In the News
The American Heartworm Society is the leading resource on heartworm disease, and our mission is to lead the veterinary profession and the public in the understanding of this serious disease. Every year, hundreds of stories are written on the diagnosis, prevention and treatment of heartworm, as well as on the plight of affected pets. These stories are an important way of reaching both veterinary professionals and pet owners with information they need to know about heartworm disease.
The American Heartworm Society is led by a board of directors comprised of veterinarians and specialists in the fields of veterinary parasitology and internalmedicine. As leaders in the fight against heartworm disease, they are available as resources and authors of related stories.
Members of the media are encouraged to contact the American Heartworm Society for information, visuals and interviews about heartworm disease. Please contact Sue O’Brien at Obriensuek@gmail.com. This email is for media inquiries only. All other inquiries, please email: firstname.lastname@example.org.
News & Alerts
Southern New Mexico is facing more insecticide-resistant mosquitoes, and epidemiologist Michael Landen with the state Department of Health recently warned, "with climate change, New Mexico will increasingly be seeing mosquito-borne disease."
Heartworm is a nasty, potentially fatal disease caused by parasitic worms living in an animal’s heart and blood vessels. It’s a bad deal. Fortunately, Banfield Pet Hospital’s 2016 State of Pet Health Report found a 33.1 percent decline in the number of confirmed heartworm cases in their hospitals between 2011 and 2016. Woo! This trend has a lot to do with proactive prevention on the part of pet owners. Here are three simple things you can do to protect your dog from this horrible disease.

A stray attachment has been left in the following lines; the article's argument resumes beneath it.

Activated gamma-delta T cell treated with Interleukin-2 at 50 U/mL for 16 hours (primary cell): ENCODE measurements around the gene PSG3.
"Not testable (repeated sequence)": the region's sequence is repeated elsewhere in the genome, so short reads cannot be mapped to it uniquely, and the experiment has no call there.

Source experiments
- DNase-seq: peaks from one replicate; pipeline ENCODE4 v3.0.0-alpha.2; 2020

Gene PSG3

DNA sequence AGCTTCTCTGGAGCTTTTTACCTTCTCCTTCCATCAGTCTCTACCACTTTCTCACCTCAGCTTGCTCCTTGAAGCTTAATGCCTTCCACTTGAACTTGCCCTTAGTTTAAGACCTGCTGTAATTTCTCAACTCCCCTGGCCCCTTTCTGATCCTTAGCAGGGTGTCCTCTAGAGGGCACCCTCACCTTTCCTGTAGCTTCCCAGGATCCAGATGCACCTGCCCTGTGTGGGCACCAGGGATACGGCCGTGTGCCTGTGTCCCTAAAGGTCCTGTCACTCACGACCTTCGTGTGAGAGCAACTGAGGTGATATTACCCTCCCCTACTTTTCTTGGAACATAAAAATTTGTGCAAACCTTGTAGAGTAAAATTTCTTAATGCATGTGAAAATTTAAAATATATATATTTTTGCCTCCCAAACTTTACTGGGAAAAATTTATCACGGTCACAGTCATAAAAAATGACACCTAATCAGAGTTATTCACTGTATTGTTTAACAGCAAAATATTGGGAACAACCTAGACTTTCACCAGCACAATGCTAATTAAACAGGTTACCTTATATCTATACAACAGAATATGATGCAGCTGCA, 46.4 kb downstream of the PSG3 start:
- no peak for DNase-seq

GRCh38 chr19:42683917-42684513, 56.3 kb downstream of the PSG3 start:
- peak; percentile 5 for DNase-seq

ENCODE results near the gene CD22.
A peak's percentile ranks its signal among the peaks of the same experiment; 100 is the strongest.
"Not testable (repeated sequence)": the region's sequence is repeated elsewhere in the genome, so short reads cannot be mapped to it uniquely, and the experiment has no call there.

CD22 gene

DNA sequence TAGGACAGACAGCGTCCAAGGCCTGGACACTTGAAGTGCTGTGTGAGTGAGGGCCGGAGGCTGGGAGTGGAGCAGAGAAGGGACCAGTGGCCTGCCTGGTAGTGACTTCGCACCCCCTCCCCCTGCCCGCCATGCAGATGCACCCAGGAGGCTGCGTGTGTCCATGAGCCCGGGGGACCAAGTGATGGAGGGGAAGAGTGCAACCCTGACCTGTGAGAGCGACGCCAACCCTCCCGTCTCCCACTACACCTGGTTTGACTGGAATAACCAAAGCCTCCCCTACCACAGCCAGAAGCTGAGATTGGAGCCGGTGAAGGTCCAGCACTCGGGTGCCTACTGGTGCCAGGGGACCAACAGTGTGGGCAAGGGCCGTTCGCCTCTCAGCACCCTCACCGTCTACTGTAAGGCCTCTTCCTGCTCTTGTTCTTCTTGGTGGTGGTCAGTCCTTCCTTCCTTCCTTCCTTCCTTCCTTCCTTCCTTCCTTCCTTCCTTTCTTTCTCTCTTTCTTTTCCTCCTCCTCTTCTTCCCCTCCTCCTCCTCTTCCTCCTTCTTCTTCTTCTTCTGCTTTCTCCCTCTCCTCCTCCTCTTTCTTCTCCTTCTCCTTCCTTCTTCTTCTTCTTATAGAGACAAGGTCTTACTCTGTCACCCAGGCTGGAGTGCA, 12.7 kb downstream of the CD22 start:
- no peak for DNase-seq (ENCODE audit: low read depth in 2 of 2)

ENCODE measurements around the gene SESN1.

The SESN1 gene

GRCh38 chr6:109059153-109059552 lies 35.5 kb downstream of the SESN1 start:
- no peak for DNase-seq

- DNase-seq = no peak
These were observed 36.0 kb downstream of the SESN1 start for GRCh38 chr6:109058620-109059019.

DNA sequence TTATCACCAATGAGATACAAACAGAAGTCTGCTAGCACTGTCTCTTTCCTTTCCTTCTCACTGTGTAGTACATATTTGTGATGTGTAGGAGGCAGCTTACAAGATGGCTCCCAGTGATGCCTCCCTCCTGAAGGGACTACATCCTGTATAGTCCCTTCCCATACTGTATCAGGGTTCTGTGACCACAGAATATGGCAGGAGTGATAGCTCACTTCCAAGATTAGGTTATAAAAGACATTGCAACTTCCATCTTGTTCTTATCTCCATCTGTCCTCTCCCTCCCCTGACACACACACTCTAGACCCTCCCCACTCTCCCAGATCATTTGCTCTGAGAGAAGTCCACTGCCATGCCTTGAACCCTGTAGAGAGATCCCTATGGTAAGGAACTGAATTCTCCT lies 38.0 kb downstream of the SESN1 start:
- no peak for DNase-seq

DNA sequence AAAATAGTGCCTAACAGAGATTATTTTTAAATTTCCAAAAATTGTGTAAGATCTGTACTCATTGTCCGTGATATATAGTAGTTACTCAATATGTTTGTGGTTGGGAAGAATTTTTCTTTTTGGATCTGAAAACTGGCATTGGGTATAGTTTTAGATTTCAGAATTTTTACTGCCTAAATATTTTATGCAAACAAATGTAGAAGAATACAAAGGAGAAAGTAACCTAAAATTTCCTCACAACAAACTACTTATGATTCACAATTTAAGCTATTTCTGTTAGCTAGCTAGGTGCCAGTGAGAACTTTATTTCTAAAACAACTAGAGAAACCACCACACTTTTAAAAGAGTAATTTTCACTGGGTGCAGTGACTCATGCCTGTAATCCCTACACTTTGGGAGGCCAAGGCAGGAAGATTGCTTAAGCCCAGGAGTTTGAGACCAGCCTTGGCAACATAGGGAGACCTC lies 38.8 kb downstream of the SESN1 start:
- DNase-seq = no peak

All 50 states have had confirmed cases of heartworm since the disease’s discovery back in 1856. However, since mosquitoes are responsible for transferring the parasite from dog to dog, some areas do pose a higher risk than others.
According to the American Heartworm Society, Mississippi, Louisiana, Arkansas, Texas and Tennessee are the top five worst states when it comes to heartworm diagnosis, in that order. In fact, in a 2016 AHS Incidence Survey, 10 percent of canines in Mississippi tested positive for the parasite. That’s…a lot.
FARMINGTON — Local animal shelters are reporting a high number of heartworm cases this year, but in Farmington the rise was traced to a group of dogs that came from another state.
Aztec Animal Shelter Director Tina Roper said five dogs at her shelter have tested positive for heartworm this year.
"It's a little high," she said. "We don't usually see this many so soon."
Farmington Regional Animal Shelter currently has nine heartworm positive dogs and recently had one adopted.
“We usually have anywhere from two to four at a time,” Shelter Director Stacie Voss said.
All the drugs you need to fight heartworm are at your disposal. Now it’s time to educate and advocate.
Conscientious pet owners understand they must be on the lookout for a host of issues that can affect the health and well-being of their pets. One such issue is heartworm disease.
What is heartworm disease?
As temperatures grow warmer, Westside Veterinary Clinic and the American Heartworm Society (AHS) want every pet owner to be prepared for mosquito season and the risk that heartworm disease carries for pets.
The heartworm disease landscape isn't what it used to be, which is why it’s so important for the veterinary field to get on the same updated page and prioritize prevention for cats.
Spring is in the air and, unfortunately, so are the mosquitoes.
We all hate the red welts and itching of a mosquito bite, but even worse is the possibility of disease transmission. Most of us know that mosquitoes can transmit diseases to people such as Zika virus, West Nile virus and malaria among others, but did you know that the mosquito is the vector for heartworm disease transmission in dogs and cats?